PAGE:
‘Genius Projects’ challenge educators in the classroom

Teachers begin preparations for projects that must be innovative, take a risk and help students learn


Science teacher Stacey Matlock did boat races for her previous “Genius Projects.” She has now made the project a part of her curriculum.

With six weeks left in the 2015-2016 school year, it didn’t make sense to Principal Brian Knight to implement a new reading strategy. Instead, the idea for “Genius Projects” was born.

While Knight was principal at Southport Middle School, he started the basis for “Genius Projects,” an opportunity for teachers to be challenged in the classroom. Even after moving to SHS, Knight continued these projects. Although the projects were not required every year, they will be required this year, and teachers are beginning preparations.

“It’s not what you know now, it’s what you can do with what you know,” Knight said.

According to Knight, the projects are a chance for teachers to pursue things that they want and to give them a choice on what they do in the classroom. Knight came up with three parameters for the projects: They must be innovative, they must take a risk and they must meet the needs of their students. This year teachers were also challenged to work with other departments. Knight says he wants teachers to try new things even though it might not work out and hopes that mentality will trickle down to students.

“When we give people the opportunity, I think they often defy our expectations,” Knight said.

One teacher taking advantage of the opportunity is social studies teacher David Luers. He will be working with teachers from the English Department to discuss inequality in literature. Luers feels that these projects will be useful. For Luers, the projects provide an opportunity to be more creative, take risks and to do things he wanted to do but felt that he couldn’t. Luers says that the project may provide an opportunity to include something in class that might not have fit with the lessons before.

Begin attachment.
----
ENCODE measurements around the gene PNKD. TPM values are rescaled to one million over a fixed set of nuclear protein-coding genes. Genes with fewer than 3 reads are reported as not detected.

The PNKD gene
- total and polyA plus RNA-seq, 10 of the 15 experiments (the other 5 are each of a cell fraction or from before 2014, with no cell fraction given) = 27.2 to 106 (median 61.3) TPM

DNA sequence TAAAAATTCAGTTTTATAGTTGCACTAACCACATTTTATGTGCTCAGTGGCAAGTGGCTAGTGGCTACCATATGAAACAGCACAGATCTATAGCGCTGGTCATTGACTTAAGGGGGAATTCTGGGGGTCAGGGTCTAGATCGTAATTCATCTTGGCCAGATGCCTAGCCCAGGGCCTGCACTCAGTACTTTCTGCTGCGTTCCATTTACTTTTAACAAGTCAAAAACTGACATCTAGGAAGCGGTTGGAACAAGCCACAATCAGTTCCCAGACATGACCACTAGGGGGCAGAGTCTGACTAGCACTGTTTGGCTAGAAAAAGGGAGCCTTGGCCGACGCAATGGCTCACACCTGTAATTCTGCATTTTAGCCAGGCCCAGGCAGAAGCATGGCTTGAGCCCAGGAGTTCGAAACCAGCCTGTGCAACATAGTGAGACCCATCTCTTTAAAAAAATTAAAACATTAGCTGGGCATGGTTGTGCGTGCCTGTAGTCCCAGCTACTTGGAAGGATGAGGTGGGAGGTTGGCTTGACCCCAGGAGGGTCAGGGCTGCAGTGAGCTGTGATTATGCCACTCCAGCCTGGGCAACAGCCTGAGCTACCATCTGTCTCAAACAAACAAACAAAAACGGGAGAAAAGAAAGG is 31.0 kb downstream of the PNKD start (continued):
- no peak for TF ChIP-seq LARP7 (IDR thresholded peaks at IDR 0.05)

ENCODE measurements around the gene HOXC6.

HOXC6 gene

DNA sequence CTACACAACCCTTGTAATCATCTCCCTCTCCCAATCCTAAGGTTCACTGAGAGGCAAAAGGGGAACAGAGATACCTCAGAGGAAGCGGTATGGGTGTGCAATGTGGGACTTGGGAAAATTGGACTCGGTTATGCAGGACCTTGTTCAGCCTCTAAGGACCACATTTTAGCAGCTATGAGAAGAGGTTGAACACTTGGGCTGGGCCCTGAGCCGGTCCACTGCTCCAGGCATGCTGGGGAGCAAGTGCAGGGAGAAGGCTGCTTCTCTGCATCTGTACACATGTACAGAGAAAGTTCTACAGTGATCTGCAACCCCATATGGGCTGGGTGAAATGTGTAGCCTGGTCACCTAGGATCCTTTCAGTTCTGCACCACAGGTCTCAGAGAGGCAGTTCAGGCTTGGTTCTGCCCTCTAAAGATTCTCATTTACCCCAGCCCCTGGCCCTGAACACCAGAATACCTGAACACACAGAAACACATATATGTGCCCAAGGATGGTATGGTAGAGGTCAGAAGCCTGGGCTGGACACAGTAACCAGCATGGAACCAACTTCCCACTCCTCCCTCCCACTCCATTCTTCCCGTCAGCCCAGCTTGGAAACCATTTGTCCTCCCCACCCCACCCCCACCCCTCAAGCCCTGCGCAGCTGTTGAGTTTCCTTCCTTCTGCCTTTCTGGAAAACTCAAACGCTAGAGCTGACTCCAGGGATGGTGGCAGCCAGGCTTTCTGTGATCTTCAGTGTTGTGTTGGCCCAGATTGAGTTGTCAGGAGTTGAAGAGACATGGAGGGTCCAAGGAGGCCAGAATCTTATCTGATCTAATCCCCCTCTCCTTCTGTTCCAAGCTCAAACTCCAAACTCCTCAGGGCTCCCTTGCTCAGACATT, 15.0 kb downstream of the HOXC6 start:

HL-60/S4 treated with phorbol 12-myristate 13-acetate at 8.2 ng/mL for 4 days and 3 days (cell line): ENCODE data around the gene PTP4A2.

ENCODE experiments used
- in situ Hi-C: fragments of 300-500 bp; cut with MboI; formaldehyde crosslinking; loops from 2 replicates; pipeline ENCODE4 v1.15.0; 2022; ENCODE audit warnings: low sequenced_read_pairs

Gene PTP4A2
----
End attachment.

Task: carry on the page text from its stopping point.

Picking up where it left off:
Along with Luers, science teacher Stacey Matlock likes the idea of the the projects. When challenged with her first project two years ago, she decided to do boat races. Matlock says it was always something she wanted to do but didn’t take the time to plan it out. Now it is a part of her class. This year, Matlock will be working with other teachers in the Science Department and some teachers from the Math Department to discuss failure in the classroom. She hopes to help students understand that failure isn’t always bad through her project.

“We’re talking a lot about failure as a good thing because that’s how you learn and that’s how you get better,” Matlock said.

According to Knight, teachers will have a fair, similar to a science fair, in which they share what they did in their classes with other teachers at the end of the year. The staff will be split in half and will take turns walking around and learning about other projects.

“It’s a different relationship piece than we get,” Knight said. “You think of teacher and learner, and we forget that teachers are learners too.”